The Centre of Excellence for Youth Engagement (CEYE) brings together the expertise of youth, youth service providers, academic researchers and policy makers to identify, build and implement models of effective practice for meaningfully engaging youth and to document the results. The CEYE is committed to involving youth on a lead basis with the support of professional adults in every step of the research, policies and products generated. In addition, the Centre engages young people to benefit from the knowledge generated by partners and other sources including the three related Centres of Excellence. The CEYE focuses particularly on involving disengaged youth who have the potential to benefit most from the positive health outcomes associated with meaningful engagement. The Centre operates under the administrative leadership of The Students Commission and partners with a strong network of Canadian health, social, youth and research organizations.
What is Youth Engagement?
Our working definition: Youth engagement is the meaningful and sustained involvement of a young person in an activity focusing outside the self. Full engagement consists of a cognitive component, an affective component, and a behavioral component - Head, Heart, Feet.
• Meaningful youth engagement produces benefits to youth and the community in which they live.
• Through engagement, youth gain a sense of empowerment as individuals and make healthy connections with others, which is associated with reduction of risk behaviours and increased participation in positive activities that contribute to community.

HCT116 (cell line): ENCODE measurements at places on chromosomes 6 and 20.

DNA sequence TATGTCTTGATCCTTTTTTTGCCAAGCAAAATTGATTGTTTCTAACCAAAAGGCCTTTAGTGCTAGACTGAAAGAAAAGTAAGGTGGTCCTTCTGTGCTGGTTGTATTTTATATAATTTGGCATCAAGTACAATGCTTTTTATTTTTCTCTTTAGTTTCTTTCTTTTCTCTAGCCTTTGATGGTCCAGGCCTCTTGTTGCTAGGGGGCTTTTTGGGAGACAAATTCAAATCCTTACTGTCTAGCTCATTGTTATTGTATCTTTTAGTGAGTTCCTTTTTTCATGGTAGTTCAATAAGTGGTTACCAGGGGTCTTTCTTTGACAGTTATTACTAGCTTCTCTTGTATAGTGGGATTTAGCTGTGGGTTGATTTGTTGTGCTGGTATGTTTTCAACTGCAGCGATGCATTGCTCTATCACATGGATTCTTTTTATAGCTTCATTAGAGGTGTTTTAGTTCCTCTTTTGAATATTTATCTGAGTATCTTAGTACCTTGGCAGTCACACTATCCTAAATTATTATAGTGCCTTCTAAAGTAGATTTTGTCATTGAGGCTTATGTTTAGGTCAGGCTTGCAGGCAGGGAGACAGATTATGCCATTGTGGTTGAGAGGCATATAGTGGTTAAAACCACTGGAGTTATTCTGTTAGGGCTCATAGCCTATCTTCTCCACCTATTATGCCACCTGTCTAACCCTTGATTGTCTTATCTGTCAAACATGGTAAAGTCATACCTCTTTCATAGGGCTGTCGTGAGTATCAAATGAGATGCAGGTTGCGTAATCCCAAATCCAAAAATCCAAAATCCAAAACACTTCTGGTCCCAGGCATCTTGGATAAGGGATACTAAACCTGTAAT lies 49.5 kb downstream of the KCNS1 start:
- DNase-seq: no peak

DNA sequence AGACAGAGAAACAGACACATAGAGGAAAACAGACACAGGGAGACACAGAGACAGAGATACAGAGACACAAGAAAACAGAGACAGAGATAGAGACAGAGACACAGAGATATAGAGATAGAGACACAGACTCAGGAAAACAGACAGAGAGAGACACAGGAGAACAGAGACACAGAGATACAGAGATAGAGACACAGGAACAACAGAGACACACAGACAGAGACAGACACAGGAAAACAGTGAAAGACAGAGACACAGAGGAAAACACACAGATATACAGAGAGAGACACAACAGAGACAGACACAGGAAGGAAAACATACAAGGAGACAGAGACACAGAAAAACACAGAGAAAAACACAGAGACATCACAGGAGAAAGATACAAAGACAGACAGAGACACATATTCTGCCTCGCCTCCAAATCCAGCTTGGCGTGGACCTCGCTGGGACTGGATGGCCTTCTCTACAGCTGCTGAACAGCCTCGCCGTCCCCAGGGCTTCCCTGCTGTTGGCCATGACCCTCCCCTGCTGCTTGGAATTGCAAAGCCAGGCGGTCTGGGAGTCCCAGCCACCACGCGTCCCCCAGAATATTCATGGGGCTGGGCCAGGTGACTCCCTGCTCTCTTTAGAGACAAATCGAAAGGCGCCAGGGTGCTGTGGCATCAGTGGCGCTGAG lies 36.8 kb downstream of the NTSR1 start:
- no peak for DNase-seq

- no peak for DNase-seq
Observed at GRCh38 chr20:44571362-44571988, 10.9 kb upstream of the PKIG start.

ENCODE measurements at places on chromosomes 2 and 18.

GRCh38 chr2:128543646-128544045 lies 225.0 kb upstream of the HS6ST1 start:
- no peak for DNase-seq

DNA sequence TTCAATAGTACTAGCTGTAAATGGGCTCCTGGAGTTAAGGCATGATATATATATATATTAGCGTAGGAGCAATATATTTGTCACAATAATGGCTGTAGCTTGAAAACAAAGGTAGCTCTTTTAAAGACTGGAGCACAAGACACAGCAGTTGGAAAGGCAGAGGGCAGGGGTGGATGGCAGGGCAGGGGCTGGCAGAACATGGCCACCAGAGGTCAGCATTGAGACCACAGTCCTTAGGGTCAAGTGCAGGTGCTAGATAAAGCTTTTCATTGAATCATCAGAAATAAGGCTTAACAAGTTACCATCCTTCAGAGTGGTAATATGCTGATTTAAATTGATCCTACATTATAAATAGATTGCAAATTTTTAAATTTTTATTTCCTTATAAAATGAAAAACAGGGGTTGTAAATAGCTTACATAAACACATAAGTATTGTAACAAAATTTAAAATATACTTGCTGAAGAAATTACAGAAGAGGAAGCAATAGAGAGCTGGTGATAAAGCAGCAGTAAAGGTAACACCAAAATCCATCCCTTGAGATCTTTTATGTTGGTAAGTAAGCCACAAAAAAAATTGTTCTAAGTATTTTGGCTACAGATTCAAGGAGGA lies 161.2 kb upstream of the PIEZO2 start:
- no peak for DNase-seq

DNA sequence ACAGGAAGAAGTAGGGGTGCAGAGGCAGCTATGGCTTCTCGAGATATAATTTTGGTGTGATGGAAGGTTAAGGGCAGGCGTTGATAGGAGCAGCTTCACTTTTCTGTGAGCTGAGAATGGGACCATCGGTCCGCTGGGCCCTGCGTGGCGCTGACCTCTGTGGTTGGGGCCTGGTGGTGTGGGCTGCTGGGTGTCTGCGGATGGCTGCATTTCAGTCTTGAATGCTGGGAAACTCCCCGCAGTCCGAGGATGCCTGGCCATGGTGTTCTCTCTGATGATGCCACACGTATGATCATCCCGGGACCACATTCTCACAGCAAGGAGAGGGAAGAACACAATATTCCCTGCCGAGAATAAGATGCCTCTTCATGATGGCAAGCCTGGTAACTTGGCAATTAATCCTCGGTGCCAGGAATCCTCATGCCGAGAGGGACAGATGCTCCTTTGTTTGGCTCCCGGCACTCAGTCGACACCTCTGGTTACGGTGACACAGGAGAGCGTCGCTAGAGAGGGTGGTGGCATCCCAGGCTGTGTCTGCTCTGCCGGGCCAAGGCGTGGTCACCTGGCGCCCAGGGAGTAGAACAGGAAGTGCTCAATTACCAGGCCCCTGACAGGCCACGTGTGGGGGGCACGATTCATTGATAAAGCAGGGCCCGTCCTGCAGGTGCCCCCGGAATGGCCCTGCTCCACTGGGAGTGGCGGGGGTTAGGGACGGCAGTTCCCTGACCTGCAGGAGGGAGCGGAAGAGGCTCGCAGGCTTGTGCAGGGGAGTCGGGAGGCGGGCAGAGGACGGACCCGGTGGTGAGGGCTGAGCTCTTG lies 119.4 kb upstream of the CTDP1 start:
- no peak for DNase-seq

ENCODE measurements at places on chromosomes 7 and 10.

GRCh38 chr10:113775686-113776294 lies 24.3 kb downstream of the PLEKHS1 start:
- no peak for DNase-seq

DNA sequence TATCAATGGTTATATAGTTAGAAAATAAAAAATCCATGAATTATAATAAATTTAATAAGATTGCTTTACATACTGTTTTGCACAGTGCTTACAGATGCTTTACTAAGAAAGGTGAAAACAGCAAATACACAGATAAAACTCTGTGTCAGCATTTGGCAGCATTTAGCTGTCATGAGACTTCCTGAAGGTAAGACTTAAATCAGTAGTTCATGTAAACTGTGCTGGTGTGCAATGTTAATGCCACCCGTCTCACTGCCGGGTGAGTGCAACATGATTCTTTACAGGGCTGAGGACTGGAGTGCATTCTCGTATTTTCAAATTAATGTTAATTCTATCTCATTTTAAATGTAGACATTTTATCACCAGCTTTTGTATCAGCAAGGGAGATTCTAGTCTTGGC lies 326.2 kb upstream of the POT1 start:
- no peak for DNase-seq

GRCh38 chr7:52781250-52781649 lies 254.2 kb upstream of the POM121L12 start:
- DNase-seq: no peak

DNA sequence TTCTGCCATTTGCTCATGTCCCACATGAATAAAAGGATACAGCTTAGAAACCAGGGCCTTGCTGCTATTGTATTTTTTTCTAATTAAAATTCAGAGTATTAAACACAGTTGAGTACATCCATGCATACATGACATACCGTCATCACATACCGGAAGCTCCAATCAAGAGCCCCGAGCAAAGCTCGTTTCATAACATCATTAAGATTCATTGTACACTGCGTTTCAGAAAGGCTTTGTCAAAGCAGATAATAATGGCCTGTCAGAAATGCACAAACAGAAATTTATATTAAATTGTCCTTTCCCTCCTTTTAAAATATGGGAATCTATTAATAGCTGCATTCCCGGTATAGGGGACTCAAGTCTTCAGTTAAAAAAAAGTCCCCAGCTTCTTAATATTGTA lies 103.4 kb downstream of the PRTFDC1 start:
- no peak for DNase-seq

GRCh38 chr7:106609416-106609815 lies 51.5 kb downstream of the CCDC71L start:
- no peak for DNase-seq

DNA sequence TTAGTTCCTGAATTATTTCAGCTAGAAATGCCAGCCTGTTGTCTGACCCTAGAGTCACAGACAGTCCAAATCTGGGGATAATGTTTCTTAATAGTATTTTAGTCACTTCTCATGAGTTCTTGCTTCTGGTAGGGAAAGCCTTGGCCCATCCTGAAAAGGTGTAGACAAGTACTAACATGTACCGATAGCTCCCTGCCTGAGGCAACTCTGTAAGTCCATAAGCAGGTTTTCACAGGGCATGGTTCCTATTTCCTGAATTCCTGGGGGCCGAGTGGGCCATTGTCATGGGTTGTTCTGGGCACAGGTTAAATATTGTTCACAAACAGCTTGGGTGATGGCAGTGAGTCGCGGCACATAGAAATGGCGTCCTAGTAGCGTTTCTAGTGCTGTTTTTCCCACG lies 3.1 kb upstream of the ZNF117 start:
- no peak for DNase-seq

• Youth engagement is a cross-cutting, comprehensive, strength-based practice for effective protection, prevention and intervention on multiple issues.
• The community gains from the contributions that youth bring to organizations, activities and their relationships.
• Maintain a continuously updated, web-based literature review.
•Develop a framework for measuring meaningful engagement.
• Encourage researchers to study the link between the developing adolescent brain and the impacts of positive youth engagement.
• Assist organizations and communities to implement and evaluate youth engagement programs, including the YMCA and the Toronto Police Service, where youth engagement is credited in part with the reduction of gun-related violence in the city.
• Assist in numerous government initiatives and organizations, including the UN/UNICEF global study on violence against children, the Growing Up in Cities initiative, the World Urban Youth Forum, the Canadian Federation for Sexual Health, Meadow Lake Tribal Council, Kainai Children's Services, the cities of Vancouver and Kingston, the Saskatchewan Schools Plus Initiative, and youth centre members of Town Youth Participation Strategies.
• Contributed significantly to Health Canada's work in the Tobacco Control Program, Canada's Renewed Drug Strategy and national frameworks on tobacco and problematic drug use.